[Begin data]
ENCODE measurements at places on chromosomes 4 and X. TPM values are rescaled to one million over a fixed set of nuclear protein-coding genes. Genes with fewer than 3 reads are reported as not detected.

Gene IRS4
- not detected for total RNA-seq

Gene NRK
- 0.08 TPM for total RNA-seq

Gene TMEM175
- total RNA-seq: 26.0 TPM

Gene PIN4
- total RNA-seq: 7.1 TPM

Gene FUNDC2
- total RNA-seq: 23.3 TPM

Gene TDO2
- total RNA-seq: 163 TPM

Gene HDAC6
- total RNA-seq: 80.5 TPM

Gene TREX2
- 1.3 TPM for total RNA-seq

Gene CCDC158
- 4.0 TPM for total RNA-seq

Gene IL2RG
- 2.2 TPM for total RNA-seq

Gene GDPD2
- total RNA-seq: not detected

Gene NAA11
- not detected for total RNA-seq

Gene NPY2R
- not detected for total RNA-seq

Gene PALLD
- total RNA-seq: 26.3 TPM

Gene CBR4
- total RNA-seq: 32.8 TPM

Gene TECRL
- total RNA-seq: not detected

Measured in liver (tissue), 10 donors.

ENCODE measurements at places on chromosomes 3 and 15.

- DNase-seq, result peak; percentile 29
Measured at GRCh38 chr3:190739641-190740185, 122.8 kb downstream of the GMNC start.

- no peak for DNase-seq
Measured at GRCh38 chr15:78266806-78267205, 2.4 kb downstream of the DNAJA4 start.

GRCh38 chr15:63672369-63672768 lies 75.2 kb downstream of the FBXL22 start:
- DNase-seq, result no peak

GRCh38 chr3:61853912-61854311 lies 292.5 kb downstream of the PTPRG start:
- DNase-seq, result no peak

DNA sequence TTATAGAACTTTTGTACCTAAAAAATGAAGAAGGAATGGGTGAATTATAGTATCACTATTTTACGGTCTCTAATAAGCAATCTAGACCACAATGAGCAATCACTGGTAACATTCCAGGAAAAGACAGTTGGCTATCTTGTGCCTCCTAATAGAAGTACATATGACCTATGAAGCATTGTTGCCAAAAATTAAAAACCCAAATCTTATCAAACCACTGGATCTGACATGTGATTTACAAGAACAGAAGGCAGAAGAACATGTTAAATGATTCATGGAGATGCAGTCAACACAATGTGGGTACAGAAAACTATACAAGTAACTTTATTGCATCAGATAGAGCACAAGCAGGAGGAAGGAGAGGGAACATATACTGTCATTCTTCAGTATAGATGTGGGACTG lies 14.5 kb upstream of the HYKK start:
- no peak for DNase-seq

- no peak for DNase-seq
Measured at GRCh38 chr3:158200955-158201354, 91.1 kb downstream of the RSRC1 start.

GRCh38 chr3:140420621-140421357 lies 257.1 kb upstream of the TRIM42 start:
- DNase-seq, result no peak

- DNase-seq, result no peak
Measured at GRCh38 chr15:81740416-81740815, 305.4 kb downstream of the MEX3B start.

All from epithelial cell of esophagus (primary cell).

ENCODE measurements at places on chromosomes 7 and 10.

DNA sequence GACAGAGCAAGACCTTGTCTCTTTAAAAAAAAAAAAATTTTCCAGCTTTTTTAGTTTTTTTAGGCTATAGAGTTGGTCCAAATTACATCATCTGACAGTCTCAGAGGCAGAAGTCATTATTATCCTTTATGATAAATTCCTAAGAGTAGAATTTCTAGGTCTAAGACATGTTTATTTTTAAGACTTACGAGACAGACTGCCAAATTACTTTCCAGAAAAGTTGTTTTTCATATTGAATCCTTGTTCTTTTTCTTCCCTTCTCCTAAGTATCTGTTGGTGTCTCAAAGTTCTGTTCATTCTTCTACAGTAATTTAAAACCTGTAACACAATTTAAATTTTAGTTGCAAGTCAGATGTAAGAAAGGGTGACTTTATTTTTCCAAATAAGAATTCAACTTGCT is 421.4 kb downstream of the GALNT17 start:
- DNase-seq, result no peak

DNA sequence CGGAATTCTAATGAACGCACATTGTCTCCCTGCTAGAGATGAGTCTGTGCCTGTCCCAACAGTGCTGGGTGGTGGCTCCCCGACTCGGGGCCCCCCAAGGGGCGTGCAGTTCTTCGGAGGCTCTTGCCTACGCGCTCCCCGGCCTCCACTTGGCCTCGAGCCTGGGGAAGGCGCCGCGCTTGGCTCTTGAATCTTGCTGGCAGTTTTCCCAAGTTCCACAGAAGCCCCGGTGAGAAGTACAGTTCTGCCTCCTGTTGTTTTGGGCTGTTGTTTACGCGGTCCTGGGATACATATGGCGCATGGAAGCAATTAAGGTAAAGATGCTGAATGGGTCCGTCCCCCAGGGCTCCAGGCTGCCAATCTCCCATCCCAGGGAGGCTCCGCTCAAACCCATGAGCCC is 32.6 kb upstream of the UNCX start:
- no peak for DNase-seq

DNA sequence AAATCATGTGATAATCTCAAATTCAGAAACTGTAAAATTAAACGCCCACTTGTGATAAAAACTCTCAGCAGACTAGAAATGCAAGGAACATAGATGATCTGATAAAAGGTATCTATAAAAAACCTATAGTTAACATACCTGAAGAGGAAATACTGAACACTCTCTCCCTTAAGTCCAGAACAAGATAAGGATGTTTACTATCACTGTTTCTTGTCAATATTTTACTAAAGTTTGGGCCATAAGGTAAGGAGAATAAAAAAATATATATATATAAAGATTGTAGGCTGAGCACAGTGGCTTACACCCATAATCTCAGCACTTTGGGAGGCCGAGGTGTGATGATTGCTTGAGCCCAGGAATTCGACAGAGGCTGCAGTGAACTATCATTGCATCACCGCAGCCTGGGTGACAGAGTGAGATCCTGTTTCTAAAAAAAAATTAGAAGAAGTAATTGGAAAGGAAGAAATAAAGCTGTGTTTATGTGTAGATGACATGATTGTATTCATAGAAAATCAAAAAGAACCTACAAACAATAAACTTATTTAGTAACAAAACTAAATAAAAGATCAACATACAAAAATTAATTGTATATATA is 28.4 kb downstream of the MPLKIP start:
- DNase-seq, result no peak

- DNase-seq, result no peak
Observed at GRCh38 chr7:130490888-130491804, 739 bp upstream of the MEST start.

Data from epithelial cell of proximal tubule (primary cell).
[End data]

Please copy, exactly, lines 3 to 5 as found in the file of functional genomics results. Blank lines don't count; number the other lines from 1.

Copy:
- not detected for total RNA-seq

Gene NRK
- 0.08 TPM for total RNA-seq